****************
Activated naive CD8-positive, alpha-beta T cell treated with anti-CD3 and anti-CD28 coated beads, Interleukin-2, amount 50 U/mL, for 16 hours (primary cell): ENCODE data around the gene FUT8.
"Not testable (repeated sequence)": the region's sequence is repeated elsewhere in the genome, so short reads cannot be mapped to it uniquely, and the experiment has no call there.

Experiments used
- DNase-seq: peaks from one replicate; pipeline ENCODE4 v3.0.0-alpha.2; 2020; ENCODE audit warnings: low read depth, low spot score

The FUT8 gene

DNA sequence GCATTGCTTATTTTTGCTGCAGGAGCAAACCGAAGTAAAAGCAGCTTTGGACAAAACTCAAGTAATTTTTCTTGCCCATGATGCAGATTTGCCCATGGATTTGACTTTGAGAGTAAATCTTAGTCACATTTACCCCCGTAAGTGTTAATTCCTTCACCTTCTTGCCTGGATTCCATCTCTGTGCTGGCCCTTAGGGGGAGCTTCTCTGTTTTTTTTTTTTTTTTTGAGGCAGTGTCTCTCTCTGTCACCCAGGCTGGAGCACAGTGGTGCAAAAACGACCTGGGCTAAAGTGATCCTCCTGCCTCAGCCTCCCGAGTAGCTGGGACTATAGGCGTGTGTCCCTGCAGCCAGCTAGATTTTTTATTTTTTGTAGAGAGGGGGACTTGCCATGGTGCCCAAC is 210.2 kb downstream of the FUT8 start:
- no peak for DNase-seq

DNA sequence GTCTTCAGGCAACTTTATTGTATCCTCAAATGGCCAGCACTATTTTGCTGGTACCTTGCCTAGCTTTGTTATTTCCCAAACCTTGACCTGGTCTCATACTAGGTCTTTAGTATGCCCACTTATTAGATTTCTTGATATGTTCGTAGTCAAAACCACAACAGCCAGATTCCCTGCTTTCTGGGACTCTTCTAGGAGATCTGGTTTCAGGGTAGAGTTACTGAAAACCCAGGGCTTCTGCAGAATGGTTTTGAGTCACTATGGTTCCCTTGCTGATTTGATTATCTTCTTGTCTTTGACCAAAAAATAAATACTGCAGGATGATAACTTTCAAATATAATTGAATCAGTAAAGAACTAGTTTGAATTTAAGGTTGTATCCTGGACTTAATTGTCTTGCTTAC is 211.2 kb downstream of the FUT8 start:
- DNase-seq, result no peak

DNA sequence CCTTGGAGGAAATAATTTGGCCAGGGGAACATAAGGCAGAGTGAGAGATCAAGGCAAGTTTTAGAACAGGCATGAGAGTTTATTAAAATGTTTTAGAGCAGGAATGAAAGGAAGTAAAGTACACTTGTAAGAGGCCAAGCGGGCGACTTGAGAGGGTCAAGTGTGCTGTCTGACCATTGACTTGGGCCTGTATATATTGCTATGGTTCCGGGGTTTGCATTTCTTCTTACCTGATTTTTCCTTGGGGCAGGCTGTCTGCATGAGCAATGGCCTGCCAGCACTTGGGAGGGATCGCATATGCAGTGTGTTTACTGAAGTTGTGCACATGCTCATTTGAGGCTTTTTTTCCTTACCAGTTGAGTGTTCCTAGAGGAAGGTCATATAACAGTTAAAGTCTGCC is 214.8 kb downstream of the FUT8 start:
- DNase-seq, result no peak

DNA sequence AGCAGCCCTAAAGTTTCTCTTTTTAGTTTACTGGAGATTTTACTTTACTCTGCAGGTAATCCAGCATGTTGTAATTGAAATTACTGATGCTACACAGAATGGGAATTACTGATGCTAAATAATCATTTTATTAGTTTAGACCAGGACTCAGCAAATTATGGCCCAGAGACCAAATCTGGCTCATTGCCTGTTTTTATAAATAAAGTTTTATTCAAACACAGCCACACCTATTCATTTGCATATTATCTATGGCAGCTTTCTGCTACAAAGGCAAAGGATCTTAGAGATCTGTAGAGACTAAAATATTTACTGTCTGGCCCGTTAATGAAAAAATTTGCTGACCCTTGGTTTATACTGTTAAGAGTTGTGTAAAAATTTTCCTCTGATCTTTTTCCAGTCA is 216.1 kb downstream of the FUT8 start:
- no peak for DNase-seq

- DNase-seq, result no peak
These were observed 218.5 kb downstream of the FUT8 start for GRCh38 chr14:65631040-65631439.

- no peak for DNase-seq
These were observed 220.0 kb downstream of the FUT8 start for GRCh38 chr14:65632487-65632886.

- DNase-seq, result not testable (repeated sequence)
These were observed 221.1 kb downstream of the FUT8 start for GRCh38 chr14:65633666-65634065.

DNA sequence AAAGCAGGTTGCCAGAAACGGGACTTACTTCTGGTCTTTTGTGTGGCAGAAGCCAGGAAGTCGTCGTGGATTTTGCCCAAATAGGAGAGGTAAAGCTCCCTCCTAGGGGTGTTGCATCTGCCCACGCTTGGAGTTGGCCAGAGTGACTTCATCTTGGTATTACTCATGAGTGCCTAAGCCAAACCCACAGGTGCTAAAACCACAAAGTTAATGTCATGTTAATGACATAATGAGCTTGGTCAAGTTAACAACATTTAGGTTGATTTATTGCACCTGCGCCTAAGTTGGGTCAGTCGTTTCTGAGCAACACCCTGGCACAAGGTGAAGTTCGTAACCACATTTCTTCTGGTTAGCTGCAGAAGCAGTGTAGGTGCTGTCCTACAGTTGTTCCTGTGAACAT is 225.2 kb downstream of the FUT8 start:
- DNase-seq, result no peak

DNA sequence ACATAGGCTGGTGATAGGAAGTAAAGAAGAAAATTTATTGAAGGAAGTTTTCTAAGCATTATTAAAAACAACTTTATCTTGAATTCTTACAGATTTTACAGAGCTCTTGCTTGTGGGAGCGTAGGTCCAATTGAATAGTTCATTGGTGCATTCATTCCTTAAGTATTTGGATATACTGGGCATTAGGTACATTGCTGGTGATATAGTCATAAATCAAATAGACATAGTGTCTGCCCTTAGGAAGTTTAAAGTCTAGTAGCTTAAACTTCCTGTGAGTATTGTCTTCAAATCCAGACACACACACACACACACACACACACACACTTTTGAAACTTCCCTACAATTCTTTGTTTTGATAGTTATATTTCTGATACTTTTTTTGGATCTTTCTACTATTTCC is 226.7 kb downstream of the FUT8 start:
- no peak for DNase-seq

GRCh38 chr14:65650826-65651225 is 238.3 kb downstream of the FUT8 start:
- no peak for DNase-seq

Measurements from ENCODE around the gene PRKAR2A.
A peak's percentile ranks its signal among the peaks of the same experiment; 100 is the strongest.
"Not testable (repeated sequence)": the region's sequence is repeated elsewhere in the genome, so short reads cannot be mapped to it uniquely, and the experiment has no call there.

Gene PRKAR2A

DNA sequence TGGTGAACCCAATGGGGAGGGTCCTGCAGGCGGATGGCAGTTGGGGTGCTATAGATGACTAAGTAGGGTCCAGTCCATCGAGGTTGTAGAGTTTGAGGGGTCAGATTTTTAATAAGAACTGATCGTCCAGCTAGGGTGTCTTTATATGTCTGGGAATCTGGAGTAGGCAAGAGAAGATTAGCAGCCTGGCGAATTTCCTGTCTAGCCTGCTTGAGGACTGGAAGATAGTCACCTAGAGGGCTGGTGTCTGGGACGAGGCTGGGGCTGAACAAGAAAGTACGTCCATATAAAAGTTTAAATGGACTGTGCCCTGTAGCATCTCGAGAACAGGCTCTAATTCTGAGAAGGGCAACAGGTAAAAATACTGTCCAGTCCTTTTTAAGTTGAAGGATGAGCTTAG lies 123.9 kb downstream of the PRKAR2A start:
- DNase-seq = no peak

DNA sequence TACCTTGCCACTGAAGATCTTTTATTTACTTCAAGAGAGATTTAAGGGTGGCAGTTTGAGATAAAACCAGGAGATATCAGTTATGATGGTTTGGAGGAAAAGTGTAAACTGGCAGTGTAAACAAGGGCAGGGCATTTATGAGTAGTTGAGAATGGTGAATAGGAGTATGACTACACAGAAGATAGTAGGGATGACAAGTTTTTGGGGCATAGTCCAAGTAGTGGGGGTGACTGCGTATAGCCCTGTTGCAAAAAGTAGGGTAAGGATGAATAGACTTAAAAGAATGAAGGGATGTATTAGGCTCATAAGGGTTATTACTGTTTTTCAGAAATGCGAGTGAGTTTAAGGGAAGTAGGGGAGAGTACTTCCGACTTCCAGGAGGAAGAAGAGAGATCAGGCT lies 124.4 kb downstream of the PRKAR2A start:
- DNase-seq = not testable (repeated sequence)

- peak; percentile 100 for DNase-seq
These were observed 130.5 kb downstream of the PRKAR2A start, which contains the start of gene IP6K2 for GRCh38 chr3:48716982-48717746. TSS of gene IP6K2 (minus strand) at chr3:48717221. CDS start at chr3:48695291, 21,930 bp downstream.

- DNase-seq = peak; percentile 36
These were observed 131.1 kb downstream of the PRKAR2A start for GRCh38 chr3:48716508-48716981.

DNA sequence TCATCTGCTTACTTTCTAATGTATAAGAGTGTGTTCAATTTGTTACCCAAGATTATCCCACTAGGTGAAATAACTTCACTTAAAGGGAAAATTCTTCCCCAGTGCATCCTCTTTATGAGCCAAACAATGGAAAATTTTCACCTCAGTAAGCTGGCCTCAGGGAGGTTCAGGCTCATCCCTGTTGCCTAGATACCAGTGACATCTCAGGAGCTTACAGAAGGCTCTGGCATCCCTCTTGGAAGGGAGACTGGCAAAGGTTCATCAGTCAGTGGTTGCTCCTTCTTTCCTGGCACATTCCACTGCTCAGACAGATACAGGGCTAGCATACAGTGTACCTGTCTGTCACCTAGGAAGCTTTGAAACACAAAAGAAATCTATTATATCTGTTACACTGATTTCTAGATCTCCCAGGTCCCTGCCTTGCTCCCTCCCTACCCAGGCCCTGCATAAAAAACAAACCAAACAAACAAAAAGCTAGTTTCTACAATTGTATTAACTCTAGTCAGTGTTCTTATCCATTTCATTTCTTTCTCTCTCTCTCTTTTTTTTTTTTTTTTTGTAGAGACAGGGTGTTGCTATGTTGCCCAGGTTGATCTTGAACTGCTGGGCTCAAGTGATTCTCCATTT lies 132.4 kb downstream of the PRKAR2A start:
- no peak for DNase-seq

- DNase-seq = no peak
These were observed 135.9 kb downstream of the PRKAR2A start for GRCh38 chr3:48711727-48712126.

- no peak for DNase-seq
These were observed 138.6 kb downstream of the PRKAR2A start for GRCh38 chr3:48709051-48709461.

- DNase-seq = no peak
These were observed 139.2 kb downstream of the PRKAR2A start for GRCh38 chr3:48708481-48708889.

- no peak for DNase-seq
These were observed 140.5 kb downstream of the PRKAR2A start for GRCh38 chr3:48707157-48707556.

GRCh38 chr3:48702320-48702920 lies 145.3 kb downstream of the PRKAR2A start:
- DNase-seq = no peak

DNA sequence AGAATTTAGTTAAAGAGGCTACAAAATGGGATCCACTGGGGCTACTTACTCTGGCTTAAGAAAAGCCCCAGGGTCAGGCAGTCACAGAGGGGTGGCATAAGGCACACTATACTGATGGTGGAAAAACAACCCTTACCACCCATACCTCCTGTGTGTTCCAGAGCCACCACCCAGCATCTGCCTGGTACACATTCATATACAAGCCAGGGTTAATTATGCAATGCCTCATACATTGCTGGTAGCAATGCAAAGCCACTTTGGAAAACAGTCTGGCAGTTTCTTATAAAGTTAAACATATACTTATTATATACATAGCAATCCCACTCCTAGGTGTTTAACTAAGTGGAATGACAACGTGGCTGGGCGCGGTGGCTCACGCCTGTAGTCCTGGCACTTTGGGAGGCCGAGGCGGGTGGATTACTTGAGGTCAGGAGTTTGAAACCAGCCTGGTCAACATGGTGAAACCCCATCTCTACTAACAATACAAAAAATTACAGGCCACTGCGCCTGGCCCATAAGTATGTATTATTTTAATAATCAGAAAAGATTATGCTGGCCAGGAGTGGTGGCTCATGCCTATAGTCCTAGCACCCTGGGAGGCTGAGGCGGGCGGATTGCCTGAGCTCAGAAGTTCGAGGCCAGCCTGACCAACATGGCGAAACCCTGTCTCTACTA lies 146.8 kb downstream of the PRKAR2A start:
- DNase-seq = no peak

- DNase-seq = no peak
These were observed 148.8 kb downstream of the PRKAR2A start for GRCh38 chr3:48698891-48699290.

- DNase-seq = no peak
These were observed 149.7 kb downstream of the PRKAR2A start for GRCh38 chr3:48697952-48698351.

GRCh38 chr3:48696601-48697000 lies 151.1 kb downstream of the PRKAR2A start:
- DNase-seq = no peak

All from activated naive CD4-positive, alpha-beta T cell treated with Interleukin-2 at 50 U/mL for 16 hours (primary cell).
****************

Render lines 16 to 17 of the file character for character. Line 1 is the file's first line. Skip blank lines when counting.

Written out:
- no peak for DNase-seq
These were observed 220.0 kb downstream of the FUT8 start for GRCh38 chr14:65632487-65632886.